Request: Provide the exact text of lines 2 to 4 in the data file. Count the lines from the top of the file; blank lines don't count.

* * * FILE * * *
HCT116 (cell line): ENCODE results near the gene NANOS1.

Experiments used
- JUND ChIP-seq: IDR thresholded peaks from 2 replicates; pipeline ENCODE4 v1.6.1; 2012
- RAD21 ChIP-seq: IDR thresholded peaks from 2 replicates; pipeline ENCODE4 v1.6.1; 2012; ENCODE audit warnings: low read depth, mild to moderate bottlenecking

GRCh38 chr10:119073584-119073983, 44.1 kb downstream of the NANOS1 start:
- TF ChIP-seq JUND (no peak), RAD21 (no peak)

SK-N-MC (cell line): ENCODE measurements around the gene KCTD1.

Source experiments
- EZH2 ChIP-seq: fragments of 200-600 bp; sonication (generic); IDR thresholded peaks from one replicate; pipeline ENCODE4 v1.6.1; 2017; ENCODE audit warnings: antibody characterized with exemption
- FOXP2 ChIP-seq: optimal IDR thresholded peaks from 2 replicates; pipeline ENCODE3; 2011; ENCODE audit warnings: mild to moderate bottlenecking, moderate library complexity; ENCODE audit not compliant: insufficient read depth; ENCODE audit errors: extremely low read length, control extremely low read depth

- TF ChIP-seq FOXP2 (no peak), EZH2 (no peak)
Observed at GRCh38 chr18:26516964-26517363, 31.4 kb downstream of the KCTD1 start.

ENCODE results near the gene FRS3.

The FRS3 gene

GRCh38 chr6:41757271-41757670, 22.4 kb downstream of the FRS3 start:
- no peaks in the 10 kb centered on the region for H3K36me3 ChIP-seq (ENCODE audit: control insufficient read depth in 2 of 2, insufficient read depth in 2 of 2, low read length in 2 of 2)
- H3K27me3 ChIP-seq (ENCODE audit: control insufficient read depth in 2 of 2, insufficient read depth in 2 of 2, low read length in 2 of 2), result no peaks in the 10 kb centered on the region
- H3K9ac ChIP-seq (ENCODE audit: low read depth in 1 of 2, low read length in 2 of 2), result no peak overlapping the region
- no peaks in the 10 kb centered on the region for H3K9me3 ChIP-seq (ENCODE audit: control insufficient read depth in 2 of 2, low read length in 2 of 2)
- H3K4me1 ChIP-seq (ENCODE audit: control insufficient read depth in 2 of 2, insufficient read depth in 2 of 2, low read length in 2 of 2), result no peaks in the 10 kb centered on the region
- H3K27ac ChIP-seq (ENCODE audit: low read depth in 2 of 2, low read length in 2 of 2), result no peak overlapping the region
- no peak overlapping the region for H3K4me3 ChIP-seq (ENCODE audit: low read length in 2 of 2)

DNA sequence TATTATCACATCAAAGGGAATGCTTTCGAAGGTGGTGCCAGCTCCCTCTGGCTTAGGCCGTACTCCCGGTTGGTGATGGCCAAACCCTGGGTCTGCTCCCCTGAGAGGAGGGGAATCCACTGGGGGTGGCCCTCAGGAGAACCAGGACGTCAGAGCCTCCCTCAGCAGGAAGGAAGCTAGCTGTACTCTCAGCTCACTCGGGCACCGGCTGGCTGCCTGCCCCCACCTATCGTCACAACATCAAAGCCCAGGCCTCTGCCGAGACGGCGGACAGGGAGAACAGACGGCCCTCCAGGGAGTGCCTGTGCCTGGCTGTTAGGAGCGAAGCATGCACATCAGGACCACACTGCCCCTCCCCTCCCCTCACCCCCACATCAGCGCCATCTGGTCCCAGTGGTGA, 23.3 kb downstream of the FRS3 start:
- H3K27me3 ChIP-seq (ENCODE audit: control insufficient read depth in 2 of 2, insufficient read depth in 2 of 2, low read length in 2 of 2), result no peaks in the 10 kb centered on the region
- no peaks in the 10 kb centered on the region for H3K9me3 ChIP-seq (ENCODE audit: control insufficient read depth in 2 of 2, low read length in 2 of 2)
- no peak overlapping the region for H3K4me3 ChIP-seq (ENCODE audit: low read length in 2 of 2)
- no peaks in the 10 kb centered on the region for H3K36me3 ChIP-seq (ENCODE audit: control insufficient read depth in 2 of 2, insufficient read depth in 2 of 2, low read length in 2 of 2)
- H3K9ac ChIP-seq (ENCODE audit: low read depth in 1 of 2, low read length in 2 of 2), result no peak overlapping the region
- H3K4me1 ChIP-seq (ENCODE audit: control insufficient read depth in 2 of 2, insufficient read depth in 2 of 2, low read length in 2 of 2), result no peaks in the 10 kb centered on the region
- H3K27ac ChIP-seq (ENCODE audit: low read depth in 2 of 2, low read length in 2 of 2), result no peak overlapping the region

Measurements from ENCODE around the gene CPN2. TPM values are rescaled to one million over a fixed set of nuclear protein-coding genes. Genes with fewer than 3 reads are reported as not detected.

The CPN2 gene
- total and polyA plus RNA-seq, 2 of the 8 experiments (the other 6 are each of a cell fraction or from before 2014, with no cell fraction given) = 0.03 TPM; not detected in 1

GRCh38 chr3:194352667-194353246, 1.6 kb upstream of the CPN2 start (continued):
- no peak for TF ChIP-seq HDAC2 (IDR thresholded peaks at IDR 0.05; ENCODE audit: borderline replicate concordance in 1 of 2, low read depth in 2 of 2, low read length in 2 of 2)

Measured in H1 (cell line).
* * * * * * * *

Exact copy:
Experiments used
- JUND ChIP-seq: IDR thresholded peaks from 2 replicates; pipeline ENCODE4 v1.6.1; 2012
- RAD21 ChIP-seq: IDR thresholded peaks from 2 replicates; pipeline ENCODE4 v1.6.1; 2012; ENCODE audit warnings: low read depth, mild to moderate bottlenecking